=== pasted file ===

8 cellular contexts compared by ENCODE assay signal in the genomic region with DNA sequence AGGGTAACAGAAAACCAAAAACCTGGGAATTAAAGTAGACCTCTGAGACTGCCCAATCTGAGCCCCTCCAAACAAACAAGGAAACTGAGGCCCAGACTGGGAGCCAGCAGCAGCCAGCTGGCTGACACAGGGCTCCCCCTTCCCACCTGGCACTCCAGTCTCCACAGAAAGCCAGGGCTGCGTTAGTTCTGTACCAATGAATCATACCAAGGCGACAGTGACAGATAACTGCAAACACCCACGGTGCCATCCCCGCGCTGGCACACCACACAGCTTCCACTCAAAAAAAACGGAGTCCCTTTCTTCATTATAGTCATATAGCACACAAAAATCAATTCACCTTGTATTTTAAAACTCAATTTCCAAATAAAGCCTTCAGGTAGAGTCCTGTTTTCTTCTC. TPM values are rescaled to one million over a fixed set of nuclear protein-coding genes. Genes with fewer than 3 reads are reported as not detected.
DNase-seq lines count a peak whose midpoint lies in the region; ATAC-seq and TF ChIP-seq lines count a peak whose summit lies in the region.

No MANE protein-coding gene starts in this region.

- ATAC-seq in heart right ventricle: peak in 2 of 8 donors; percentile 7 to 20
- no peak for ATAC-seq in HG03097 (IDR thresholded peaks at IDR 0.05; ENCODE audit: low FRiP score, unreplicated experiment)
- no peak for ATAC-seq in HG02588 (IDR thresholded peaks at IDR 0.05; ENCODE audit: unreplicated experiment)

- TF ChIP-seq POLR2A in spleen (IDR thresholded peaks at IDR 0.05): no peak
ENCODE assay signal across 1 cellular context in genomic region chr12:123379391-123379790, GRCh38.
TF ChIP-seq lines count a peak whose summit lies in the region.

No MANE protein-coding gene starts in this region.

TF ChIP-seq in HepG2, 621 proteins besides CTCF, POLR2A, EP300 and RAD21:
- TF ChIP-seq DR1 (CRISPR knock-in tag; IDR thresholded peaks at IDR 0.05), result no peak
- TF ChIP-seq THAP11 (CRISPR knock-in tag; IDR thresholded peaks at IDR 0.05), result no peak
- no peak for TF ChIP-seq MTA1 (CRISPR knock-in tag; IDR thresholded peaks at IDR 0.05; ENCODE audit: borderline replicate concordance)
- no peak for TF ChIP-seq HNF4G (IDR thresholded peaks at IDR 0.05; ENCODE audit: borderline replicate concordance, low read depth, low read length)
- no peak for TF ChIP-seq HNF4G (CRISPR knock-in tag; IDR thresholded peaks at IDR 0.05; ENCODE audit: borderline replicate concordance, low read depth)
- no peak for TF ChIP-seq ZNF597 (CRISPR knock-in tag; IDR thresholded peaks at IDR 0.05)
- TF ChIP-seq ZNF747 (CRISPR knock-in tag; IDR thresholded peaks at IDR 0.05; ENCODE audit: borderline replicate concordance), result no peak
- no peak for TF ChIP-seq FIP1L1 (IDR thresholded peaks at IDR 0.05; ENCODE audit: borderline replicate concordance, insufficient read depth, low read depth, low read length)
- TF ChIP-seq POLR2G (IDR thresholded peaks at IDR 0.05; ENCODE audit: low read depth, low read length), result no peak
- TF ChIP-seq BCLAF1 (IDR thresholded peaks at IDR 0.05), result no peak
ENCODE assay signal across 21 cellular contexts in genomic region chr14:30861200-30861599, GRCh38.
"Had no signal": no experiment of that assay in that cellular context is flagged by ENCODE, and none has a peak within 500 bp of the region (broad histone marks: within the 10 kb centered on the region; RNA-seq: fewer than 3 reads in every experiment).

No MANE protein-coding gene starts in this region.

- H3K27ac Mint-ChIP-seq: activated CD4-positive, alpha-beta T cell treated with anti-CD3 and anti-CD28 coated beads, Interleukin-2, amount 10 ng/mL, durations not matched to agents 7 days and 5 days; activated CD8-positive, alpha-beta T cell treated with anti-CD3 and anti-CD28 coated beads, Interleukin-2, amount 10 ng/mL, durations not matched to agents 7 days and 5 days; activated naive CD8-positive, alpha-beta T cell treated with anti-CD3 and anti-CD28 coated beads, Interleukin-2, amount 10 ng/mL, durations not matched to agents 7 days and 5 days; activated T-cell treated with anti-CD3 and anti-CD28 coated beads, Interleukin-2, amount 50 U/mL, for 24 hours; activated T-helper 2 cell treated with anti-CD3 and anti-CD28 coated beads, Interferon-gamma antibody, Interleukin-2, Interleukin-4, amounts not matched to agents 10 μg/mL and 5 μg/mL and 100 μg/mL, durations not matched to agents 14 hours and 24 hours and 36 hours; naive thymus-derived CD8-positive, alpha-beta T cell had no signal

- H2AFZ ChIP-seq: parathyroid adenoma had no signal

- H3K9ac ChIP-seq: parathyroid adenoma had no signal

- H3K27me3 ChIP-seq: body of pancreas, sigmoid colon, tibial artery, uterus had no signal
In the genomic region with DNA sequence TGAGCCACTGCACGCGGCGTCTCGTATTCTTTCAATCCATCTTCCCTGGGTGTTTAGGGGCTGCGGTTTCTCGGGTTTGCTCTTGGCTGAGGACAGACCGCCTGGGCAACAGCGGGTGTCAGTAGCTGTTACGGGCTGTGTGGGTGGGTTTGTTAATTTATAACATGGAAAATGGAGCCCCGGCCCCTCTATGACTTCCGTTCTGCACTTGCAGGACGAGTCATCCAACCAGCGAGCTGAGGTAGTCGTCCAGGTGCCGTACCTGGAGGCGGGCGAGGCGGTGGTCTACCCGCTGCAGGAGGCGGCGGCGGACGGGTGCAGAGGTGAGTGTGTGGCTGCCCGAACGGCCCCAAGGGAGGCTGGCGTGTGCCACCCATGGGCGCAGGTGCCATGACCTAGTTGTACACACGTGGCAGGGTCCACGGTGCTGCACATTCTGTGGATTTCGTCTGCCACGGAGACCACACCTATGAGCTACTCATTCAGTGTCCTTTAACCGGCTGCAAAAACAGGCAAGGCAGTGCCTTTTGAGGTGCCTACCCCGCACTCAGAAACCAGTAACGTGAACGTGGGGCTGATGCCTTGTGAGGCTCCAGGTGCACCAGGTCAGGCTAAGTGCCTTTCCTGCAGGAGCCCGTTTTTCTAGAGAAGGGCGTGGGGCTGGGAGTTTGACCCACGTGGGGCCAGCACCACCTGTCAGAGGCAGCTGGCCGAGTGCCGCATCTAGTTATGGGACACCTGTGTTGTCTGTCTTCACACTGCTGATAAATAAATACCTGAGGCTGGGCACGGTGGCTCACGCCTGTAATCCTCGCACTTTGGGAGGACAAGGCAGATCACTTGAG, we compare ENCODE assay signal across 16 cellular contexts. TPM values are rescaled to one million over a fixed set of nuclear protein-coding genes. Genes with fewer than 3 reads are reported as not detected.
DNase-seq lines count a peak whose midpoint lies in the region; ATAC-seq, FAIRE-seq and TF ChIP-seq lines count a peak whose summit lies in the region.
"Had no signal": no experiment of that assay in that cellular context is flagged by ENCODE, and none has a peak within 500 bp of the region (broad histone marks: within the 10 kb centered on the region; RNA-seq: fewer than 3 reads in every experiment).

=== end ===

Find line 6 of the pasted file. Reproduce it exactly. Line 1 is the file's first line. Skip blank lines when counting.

- no peak for ATAC-seq in HG02588 (IDR thresholded peaks at IDR 0.05; ENCODE audit: unreplicated experiment)